On November 17, 1914, Henry Clay Frick and his wife Adelaide moved into their newly constructed residence at 1 East 70th Street in New York, now the home of The Frick Collection. An online exhibition to mark the 100th anniversary of this event was created by the Archives of The Frick Collection and Frick Art Reference Library, and draws upon archival holdings to tell the story of the house’s early history. Developed using Google Open Gallery, the exhibition allows users to enlarge images, view transcripts, and share and compare images. It is The Frick Collection’s first online exhibition using this platform.
Frick residence under construction (July 2, 1913) by Wurts Bros. (New York, N.Y.), The Frick Collection/Frick Art Reference Library Archives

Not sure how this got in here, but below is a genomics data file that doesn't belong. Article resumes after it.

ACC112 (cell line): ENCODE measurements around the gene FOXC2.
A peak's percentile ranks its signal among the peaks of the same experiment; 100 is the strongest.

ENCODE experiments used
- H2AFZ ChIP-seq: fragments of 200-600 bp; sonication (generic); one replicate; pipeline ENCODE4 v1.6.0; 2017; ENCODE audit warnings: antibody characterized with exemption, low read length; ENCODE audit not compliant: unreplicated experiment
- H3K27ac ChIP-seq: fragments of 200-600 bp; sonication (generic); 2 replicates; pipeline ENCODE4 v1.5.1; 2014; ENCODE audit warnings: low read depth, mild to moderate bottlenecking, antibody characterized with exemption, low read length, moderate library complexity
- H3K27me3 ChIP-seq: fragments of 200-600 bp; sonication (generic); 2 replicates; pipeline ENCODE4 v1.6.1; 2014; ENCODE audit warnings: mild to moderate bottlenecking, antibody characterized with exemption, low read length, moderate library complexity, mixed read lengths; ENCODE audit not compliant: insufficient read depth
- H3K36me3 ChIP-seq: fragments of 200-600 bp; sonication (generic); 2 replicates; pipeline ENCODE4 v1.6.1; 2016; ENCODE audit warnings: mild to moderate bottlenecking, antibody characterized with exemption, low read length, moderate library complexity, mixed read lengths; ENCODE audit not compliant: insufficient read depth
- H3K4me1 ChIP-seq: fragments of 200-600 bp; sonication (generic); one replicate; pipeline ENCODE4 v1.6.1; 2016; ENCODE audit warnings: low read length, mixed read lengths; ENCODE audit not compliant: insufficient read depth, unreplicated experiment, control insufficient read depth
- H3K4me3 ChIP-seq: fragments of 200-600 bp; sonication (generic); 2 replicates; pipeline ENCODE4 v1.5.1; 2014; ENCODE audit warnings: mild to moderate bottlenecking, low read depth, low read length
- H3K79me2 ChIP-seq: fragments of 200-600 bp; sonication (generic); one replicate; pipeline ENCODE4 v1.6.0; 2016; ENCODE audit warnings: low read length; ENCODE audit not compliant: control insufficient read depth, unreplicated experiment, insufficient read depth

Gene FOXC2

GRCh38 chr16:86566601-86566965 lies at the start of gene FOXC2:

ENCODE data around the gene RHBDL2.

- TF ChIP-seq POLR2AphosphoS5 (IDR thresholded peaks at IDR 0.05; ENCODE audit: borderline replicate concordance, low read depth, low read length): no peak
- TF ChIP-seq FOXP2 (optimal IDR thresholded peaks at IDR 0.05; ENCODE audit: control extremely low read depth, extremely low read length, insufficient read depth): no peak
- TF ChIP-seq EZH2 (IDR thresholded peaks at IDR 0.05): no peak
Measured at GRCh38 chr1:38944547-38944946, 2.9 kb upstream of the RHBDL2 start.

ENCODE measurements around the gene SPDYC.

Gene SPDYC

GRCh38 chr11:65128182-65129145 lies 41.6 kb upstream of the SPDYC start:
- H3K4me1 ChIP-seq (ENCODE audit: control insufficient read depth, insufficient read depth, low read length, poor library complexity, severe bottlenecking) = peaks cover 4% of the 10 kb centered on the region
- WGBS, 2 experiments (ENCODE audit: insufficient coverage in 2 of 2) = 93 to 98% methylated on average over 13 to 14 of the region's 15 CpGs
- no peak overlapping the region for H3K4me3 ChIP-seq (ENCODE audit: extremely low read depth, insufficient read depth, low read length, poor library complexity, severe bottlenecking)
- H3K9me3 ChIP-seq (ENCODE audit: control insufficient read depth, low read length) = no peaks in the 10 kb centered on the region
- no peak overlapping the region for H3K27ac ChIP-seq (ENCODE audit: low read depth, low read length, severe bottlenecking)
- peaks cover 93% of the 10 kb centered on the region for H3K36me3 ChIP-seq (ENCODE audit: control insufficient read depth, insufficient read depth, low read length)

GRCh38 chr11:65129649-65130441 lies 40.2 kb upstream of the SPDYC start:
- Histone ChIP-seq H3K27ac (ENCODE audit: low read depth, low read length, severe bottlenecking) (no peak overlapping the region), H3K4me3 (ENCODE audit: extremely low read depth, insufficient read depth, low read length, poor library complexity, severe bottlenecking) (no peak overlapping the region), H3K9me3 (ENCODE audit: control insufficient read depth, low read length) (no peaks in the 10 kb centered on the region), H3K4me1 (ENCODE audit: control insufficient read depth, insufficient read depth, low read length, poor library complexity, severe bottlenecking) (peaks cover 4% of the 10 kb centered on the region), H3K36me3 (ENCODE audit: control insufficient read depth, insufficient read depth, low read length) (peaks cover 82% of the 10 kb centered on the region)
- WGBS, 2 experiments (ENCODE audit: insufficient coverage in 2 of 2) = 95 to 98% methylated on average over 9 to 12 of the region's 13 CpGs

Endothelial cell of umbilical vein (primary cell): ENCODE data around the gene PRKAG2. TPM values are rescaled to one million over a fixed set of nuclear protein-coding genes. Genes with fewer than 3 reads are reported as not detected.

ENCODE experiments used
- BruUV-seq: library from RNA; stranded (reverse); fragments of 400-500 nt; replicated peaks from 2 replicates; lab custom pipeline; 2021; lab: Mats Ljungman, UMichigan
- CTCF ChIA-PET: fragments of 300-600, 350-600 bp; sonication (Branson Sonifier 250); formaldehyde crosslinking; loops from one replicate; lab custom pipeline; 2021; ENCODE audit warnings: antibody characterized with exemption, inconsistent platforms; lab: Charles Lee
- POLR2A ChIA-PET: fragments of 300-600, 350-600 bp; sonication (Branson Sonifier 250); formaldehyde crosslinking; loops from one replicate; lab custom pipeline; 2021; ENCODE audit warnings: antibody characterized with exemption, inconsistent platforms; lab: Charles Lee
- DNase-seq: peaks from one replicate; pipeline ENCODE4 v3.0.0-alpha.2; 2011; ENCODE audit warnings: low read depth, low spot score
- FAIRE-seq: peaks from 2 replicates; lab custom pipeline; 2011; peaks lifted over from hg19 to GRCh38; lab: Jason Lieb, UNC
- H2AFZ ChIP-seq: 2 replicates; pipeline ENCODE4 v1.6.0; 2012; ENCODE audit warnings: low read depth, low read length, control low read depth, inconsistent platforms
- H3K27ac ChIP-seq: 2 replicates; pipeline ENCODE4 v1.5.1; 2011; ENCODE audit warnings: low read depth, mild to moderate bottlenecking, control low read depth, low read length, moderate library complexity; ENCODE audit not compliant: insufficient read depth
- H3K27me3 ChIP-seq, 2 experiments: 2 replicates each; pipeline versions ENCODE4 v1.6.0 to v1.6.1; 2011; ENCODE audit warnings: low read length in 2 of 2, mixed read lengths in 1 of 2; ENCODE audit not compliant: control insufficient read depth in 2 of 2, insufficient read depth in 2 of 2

Arranged chronologically, the exhibition highlights correspondence, invoices, legal documents, blueprints, and photographs within the Frick Family Papers and the institutional records of The Frick Collection. Various sections delimit the phases of the house’s development and construction, such as acquiring the property, selecting an architect, building and decorating the house, disruption due to World War I, and Frick’s acquisitions from the J. Pierpont Morgan collection. Some items also touch upon transatlantic travel by the Frick family, notably their canceled plans to sail on the Titanic in 1912. The exhibition’s title, “A Comfortable Well Arranged Home”: One Hundred Years of Henry Clay Frick’s New York Residence, is taken from a letter Frick wrote to one of the house’s decorators, Sir Charles Allom, around the time Allom was to submit his final drawings and proposals for the house’s first floor interior. Other correspondents represented in the exhibition are Elsie de Wolfe, who decorated most of the family’s living quarters on the second and third floors, architect Thomas Hastings of the firm Carrère & Hastings, New York City mayor William J. Gaynor, and Frick’s principal art dealers, Charles Carstairs and Roland Knoedler. Their letters appear alongside photographs by Wurts Brothers showing the construction of the house at various states, and interior shots of the house taken before it was transformed into a museum in 1935.